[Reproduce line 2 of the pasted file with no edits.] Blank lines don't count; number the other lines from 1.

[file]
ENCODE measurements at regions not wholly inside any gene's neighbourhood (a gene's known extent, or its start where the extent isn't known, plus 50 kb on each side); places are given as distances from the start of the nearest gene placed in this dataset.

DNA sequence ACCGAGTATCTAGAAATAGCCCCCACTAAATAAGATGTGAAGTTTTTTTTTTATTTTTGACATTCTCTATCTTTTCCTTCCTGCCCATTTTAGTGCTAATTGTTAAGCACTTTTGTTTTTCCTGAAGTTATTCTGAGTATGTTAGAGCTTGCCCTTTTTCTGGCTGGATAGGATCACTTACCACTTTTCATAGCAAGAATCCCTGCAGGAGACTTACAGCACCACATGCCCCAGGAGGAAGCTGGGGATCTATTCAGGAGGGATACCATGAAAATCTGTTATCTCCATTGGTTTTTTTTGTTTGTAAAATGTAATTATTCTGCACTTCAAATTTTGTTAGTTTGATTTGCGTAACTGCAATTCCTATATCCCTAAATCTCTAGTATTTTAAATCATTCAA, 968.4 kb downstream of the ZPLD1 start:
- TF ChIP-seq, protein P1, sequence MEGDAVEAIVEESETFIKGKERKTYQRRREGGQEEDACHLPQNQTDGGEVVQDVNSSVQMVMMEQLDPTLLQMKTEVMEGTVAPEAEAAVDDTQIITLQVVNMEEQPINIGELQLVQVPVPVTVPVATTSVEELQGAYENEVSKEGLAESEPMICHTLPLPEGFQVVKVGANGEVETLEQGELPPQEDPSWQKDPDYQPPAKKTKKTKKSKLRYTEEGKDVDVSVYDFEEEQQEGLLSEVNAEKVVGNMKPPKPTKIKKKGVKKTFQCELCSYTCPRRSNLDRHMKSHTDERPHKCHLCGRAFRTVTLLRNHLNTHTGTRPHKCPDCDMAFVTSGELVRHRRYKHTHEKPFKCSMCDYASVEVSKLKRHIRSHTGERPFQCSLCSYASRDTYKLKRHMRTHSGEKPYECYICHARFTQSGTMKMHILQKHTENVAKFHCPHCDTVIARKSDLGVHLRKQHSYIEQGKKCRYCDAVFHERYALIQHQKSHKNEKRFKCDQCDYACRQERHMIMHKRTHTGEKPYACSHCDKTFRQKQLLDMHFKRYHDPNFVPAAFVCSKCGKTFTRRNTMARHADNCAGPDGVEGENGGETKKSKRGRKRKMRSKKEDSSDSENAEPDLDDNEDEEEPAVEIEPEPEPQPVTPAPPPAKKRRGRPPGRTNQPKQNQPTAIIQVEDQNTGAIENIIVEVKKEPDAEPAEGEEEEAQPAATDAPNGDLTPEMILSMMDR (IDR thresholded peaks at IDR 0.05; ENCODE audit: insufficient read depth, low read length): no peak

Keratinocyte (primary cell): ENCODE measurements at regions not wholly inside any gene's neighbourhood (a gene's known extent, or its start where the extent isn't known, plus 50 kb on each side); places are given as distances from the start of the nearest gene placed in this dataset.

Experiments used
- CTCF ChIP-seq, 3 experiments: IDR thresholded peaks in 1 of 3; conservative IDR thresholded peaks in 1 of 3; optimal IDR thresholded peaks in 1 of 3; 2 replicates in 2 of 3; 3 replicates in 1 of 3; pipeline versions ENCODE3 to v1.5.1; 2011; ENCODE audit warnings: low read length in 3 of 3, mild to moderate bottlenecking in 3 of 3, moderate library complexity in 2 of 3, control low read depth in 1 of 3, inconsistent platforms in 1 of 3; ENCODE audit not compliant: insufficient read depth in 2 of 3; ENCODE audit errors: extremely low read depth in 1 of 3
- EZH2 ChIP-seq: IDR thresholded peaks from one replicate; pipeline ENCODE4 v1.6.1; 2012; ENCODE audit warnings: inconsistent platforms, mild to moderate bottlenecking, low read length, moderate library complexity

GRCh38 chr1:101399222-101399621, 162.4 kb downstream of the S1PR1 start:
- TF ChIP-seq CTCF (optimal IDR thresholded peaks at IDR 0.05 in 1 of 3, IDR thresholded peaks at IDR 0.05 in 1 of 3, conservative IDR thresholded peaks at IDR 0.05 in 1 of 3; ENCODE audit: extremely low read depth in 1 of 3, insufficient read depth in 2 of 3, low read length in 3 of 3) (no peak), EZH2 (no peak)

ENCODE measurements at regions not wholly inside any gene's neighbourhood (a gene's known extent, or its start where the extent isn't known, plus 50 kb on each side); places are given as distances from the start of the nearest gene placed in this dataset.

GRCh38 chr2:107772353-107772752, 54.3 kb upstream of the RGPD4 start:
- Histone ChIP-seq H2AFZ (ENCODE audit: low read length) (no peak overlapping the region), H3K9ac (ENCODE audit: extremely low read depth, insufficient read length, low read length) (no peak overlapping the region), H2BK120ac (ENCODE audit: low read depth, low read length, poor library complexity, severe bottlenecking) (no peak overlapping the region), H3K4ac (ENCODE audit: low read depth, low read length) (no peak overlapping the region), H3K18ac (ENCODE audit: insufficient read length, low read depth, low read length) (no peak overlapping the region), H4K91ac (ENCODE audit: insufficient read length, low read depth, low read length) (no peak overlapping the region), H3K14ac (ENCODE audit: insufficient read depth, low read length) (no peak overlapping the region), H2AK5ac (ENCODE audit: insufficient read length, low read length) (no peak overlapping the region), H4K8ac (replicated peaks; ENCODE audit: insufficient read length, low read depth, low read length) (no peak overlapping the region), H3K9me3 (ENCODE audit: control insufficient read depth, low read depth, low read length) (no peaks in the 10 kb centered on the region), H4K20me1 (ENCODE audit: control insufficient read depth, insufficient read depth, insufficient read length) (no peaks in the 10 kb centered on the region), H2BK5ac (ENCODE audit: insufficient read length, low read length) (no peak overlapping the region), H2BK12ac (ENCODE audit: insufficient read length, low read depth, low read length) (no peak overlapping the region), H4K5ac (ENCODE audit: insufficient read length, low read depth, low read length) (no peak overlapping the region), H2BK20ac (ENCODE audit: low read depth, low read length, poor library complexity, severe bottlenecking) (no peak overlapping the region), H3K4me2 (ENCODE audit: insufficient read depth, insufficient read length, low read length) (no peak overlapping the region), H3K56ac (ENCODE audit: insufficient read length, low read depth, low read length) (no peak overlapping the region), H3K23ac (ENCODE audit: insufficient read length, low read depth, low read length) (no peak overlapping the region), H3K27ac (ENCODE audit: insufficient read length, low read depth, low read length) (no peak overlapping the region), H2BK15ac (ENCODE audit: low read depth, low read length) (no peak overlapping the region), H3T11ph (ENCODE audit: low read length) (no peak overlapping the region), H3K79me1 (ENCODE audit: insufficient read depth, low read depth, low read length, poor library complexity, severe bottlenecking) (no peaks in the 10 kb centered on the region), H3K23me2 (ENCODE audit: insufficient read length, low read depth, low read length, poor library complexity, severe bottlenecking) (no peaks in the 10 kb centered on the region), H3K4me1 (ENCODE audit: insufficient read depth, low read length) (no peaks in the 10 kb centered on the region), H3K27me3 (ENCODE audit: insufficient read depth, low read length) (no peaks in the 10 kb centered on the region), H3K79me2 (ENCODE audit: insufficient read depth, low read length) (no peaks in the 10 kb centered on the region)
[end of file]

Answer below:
DNA sequence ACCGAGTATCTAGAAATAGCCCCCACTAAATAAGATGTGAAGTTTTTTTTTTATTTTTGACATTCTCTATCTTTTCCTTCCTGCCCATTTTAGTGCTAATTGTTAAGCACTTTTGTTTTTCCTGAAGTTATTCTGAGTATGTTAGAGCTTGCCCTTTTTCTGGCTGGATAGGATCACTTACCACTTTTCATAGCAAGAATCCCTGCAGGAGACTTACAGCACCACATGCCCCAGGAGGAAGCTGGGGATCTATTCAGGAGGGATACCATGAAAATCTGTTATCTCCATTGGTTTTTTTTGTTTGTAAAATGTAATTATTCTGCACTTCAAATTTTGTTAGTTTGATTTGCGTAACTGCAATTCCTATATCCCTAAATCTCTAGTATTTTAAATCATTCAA, 968.4 kb downstream of the ZPLD1 start: